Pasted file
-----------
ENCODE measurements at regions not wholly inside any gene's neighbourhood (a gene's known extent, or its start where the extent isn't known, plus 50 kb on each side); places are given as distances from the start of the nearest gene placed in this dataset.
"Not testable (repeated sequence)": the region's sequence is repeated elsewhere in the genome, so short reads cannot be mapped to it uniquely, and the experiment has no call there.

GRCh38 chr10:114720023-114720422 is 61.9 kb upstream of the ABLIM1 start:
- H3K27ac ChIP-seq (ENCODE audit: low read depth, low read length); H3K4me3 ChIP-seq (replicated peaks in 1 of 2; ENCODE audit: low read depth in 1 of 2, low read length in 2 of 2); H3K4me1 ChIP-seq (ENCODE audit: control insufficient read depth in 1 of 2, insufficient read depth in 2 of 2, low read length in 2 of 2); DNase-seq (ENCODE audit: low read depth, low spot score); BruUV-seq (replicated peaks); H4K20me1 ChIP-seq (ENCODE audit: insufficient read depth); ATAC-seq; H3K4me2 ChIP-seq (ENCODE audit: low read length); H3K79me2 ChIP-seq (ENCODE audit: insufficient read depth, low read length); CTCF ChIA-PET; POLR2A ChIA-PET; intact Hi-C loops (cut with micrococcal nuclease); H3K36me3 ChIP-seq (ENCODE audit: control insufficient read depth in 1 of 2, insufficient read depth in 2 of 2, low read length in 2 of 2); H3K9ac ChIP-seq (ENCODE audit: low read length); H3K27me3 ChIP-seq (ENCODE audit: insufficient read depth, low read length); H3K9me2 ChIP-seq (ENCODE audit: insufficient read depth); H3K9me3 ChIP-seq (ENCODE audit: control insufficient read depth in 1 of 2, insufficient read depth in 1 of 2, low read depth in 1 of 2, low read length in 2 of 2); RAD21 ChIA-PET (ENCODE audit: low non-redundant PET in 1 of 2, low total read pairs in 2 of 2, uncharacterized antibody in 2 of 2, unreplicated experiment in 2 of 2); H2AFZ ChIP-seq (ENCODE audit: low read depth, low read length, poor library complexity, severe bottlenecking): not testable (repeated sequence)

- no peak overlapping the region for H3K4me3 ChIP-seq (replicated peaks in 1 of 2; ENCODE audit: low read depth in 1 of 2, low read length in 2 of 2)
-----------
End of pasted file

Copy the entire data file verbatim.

ENCODE measurements at regions not wholly inside any gene's neighbourhood (a gene's known extent, or its start where the extent isn't known, plus 50 kb on each side); places are given as distances from the start of the nearest gene placed in this dataset.
"Not testable (repeated sequence)": the region's sequence is repeated elsewhere in the genome, so short reads cannot be mapped to it uniquely, and the experiment has no call there.

GRCh38 chr10:114720023-114720422 is 61.9 kb upstream of the ABLIM1 start:
- H3K27ac ChIP-seq (ENCODE audit: low read depth, low read length); H3K4me3 ChIP-seq (replicated peaks in 1 of 2; ENCODE audit: low read depth in 1 of 2, low read length in 2 of 2); H3K4me1 ChIP-seq (ENCODE audit: control insufficient read depth in 1 of 2, insufficient read depth in 2 of 2, low read length in 2 of 2); DNase-seq (ENCODE audit: low read depth, low spot score); BruUV-seq (replicated peaks); H4K20me1 ChIP-seq (ENCODE audit: insufficient read depth); ATAC-seq; H3K4me2 ChIP-seq (ENCODE audit: low read length); H3K79me2 ChIP-seq (ENCODE audit: insufficient read depth, low read length); CTCF ChIA-PET; POLR2A ChIA-PET; intact Hi-C loops (cut with micrococcal nuclease); H3K36me3 ChIP-seq (ENCODE audit: control insufficient read depth in 1 of 2, insufficient read depth in 2 of 2, low read length in 2 of 2); H3K9ac ChIP-seq (ENCODE audit: low read length); H3K27me3 ChIP-seq (ENCODE audit: insufficient read depth, low read length); H3K9me2 ChIP-seq (ENCODE audit: insufficient read depth); H3K9me3 ChIP-seq (ENCODE audit: control insufficient read depth in 1 of 2, insufficient read depth in 1 of 2, low read depth in 1 of 2, low read length in 2 of 2); RAD21 ChIA-PET (ENCODE audit: low non-redundant PET in 1 of 2, low total read pairs in 2 of 2, uncharacterized antibody in 2 of 2, unreplicated experiment in 2 of 2); H2AFZ ChIP-seq (ENCODE audit: low read depth, low read length, poor library complexity, severe bottlenecking): not testable (repeated sequence)

- no peak overlapping the region for H3K4me3 ChIP-seq (replicated peaks in 1 of 2; ENCODE audit: low read depth in 1 of 2, low read length in 2 of 2)